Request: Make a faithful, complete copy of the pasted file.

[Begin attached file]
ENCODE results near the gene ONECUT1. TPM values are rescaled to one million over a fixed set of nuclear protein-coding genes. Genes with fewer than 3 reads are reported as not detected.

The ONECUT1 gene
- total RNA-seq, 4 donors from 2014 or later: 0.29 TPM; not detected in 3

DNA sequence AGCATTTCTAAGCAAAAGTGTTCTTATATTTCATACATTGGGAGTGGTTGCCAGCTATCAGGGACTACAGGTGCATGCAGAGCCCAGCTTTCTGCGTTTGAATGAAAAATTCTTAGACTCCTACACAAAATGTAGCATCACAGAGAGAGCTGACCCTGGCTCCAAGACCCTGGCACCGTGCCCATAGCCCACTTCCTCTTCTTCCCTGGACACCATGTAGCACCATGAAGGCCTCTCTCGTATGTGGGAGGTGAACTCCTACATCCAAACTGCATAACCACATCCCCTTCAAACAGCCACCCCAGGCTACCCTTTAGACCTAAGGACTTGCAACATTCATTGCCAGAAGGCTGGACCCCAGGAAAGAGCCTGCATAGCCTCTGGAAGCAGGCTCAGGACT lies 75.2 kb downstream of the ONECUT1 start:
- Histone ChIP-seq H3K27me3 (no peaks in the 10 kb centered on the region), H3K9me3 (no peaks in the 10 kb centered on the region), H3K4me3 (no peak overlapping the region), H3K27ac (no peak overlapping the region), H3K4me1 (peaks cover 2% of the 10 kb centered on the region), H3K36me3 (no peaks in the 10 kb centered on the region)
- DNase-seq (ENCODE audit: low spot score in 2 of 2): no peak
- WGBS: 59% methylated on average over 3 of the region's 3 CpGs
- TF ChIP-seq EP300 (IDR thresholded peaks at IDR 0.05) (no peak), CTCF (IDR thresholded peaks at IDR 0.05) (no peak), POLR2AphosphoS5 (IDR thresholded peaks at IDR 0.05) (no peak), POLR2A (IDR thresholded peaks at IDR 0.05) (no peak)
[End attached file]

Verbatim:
ENCODE results near the gene ONECUT1. TPM values are rescaled to one million over a fixed set of nuclear protein-coding genes. Genes with fewer than 3 reads are reported as not detected.

The ONECUT1 gene
- total RNA-seq, 4 donors from 2014 or later: 0.29 TPM; not detected in 3

DNA sequence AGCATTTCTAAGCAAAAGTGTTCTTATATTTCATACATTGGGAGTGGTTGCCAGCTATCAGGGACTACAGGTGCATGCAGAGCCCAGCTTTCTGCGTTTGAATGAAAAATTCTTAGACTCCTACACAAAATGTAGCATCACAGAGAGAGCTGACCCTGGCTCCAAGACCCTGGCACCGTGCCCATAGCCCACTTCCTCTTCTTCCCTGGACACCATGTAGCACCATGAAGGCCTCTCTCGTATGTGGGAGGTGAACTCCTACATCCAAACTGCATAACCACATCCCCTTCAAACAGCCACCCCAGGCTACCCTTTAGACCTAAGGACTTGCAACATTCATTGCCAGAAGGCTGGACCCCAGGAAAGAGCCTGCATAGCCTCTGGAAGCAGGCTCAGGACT lies 75.2 kb downstream of the ONECUT1 start:
- Histone ChIP-seq H3K27me3 (no peaks in the 10 kb centered on the region), H3K9me3 (no peaks in the 10 kb centered on the region), H3K4me3 (no peak overlapping the region), H3K27ac (no peak overlapping the region), H3K4me1 (peaks cover 2% of the 10 kb centered on the region), H3K36me3 (no peaks in the 10 kb centered on the region)
- DNase-seq (ENCODE audit: low spot score in 2 of 2): no peak
- WGBS: 59% methylated on average over 3 of the region's 3 CpGs
- TF ChIP-seq EP300 (IDR thresholded peaks at IDR 0.05) (no peak), CTCF (IDR thresholded peaks at IDR 0.05) (no peak), POLR2AphosphoS5 (IDR thresholded peaks at IDR 0.05) (no peak), POLR2A (IDR thresholded peaks at IDR 0.05) (no peak)